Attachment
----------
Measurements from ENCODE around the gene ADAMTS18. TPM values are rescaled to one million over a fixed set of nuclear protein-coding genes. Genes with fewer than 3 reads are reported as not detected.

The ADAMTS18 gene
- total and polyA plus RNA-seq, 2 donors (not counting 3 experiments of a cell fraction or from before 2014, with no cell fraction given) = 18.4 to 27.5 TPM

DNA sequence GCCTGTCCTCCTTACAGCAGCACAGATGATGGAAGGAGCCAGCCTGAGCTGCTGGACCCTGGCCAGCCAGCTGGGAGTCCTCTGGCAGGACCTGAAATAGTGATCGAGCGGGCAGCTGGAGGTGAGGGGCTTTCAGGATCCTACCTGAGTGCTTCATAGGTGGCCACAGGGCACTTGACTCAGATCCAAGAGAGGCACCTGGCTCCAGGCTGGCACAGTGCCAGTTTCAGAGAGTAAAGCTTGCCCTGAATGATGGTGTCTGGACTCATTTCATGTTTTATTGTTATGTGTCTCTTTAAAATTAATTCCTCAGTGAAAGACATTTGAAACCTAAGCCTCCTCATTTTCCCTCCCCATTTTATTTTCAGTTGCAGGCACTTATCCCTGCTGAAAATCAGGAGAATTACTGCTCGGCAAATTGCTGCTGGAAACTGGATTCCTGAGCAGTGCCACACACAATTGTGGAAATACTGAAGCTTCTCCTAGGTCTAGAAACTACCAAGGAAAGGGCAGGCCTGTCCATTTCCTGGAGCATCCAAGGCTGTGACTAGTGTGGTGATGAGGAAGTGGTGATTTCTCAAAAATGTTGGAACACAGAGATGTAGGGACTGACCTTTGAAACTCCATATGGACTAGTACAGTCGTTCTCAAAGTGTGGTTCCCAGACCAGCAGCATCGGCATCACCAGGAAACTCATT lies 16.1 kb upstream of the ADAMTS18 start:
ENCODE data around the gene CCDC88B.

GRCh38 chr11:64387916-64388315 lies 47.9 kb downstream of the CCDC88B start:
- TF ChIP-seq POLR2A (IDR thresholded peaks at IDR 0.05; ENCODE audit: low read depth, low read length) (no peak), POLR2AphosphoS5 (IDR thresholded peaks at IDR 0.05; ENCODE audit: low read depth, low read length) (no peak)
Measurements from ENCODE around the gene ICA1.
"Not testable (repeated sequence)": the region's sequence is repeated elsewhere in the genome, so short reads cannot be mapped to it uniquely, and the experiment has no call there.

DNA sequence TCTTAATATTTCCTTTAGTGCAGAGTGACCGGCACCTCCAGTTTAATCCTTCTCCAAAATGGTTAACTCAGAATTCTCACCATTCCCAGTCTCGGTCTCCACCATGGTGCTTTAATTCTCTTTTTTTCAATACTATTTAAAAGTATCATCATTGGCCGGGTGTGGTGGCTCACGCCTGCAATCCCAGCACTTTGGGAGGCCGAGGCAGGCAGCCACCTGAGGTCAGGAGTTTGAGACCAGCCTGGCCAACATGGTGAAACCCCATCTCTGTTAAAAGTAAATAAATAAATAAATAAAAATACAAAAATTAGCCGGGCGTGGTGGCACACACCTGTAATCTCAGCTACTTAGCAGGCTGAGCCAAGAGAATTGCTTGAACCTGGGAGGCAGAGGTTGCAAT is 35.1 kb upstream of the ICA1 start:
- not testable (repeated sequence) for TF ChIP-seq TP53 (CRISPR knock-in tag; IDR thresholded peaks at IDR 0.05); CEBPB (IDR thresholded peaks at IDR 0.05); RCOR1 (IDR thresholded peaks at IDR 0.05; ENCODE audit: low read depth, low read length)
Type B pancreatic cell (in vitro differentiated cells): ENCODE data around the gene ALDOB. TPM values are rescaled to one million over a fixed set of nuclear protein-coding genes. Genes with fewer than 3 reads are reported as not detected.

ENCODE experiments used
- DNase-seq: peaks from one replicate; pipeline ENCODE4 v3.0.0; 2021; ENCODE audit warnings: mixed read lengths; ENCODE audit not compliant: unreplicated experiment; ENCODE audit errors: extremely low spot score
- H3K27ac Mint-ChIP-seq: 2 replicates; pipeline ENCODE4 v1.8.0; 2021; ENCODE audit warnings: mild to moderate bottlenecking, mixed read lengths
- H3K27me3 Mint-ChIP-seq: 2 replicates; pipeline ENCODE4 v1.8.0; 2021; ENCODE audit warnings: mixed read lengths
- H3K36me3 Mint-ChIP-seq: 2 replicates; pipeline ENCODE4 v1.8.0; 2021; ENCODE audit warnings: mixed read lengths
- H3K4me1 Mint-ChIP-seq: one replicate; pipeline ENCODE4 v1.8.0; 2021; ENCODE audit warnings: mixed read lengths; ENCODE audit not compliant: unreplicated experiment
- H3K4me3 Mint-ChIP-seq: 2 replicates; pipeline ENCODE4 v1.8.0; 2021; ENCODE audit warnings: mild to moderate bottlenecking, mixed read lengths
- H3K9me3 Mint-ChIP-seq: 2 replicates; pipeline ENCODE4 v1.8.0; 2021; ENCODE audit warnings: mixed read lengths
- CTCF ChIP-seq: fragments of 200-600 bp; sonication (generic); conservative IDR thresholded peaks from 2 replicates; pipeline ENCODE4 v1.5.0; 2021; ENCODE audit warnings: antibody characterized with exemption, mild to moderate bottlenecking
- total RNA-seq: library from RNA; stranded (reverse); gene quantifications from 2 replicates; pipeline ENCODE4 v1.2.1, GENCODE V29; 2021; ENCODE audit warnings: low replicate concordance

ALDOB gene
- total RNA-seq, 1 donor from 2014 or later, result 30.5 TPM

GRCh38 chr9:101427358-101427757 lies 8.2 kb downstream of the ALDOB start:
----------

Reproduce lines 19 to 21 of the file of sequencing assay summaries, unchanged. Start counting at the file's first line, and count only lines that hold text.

- H3K4me3 Mint-ChIP-seq: 2 replicates; pipeline ENCODE4 v1.8.0; 2021; ENCODE audit warnings: mild to moderate bottlenecking, mixed read lengths
- H3K9me3 Mint-ChIP-seq: 2 replicates; pipeline ENCODE4 v1.8.0; 2021; ENCODE audit warnings: mixed read lengths
- CTCF ChIP-seq: fragments of 200-600 bp; sonication (generic); conservative IDR thresholded peaks from 2 replicates; pipeline ENCODE4 v1.5.0; 2021; ENCODE audit warnings: antibody characterized with exemption, mild to moderate bottlenecking